Conclusion

RLS classifiers are a valuable alternative to SVM classifiers for the problem of cancer classification by gene expression data, due to their simplicity and low computational complexity. Moreover, RLS classifiers show generalization ability comparable to the ones of SVM classifiers also in the case the classification of new specimens involves very few gene expression levels.

Background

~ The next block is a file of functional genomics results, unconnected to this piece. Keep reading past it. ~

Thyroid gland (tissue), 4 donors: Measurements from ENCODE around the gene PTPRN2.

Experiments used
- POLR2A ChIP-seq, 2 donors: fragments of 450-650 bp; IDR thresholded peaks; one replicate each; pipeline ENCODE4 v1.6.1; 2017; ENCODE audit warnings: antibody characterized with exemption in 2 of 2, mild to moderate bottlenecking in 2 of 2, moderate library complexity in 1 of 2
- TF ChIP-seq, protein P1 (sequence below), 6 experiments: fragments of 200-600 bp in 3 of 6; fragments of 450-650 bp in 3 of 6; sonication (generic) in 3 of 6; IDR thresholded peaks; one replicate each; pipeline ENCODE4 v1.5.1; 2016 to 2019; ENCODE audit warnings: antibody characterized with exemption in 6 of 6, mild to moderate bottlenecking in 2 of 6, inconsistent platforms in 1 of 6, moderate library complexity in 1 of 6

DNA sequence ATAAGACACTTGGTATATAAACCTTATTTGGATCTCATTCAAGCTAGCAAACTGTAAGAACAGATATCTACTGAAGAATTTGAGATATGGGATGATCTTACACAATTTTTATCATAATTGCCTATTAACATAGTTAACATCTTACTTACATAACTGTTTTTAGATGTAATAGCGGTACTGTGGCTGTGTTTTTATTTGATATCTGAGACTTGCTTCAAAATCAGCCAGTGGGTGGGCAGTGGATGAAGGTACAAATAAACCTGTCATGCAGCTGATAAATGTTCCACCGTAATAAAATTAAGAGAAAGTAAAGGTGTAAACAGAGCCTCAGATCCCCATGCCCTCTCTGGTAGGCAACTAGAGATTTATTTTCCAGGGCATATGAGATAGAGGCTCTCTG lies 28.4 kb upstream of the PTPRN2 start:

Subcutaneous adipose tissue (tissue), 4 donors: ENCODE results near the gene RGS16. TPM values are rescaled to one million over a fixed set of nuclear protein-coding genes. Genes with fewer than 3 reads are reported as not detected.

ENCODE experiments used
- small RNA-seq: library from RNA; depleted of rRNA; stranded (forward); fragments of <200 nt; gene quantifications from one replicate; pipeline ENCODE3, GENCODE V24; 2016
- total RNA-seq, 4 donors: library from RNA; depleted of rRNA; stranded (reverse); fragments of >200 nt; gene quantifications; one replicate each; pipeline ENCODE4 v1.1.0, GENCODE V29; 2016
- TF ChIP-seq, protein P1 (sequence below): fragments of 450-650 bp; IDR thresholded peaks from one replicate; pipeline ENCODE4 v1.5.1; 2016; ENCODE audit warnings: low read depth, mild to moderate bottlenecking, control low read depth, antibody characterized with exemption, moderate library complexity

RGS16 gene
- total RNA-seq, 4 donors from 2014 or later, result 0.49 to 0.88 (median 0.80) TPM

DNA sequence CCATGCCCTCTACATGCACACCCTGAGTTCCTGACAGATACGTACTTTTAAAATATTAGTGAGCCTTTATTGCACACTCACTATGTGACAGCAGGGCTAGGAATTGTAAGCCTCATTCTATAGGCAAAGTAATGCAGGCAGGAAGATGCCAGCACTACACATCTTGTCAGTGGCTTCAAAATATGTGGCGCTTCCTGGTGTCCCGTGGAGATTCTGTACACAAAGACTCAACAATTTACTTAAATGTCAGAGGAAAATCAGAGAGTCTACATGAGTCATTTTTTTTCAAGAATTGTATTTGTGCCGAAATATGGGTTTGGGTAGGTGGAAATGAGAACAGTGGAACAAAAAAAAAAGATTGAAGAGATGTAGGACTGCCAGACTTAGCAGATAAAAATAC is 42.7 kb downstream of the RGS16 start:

The advent of the technology of DNA microarrays constitutes an epochal change in the study, treatment, analysis, classification and discovery of different types of cancer. It is well understood that cancer classification is a crucial step for cancer diagnosis and treatment [1,2]. Conventional classification of cancer has been based primarily on examination of the morphological appearance of tissue specimens, but this method suffers of serious limitations. It is subjective and depends on highly trained pathologists. Moreover, tumors with similar histopathological appearances can follow different clinical courses and show different responses to therapy [3]. The information provided by DNA microarrays allows to approach the problem of cancer diagnosis and treatment from a quantitative rather than qualitative point of view. The importance of the information embedded in gene expression data provided by DNA microarrays for identifying new cancer classes and for automatically classifying tumors to known classes was firstly pointed out by Golub in [1]. In tumor classification, the problem is to assign a label y, for example normal or cancerous tissue, to a new gene expression pattern x, starting from the knowledge of ℓ examples S = {(x1, y1), (x2, y2),...(x, y)} whose association between the gene expression pattern xi and its relative class label yi is known in advance. Here x is a vector whose components indicate the gene expression levels provided by a DNA microarray. Under this perspective, the problem of cancer classification can be seen as a supervised learning problem, or a learning from examples problem [4], in which the goal is to determine a separating surface, optimal under certain conditions, which is able to discriminate normal from cancer tissues, or to distinguish among different types of tumors. In this paper we focus only on two class classification problems, since multi-class problems can be seen as a straightforward generalization of two-class problems. Before introducing the main aspects of our work, it is worth to point out that the ultimate goal of any classifier, and in general of any learning machine, is to generalize, that is to predict the correct output y relative to never seen before input patterns x, by using a training set S composed of a finite number of examples. Thus the central problem is not classifying the training data in S, because any sufficiently complex learning machine could separate S without errors. The crucial problem is to design classifiers having low error rate on new data. In the context of classification of DNA microarrays, such a problem is even more challenging because typically the number of examples is relatively small and the dimensionality, i.e. the number of genes whose expression levels are measured, is very large.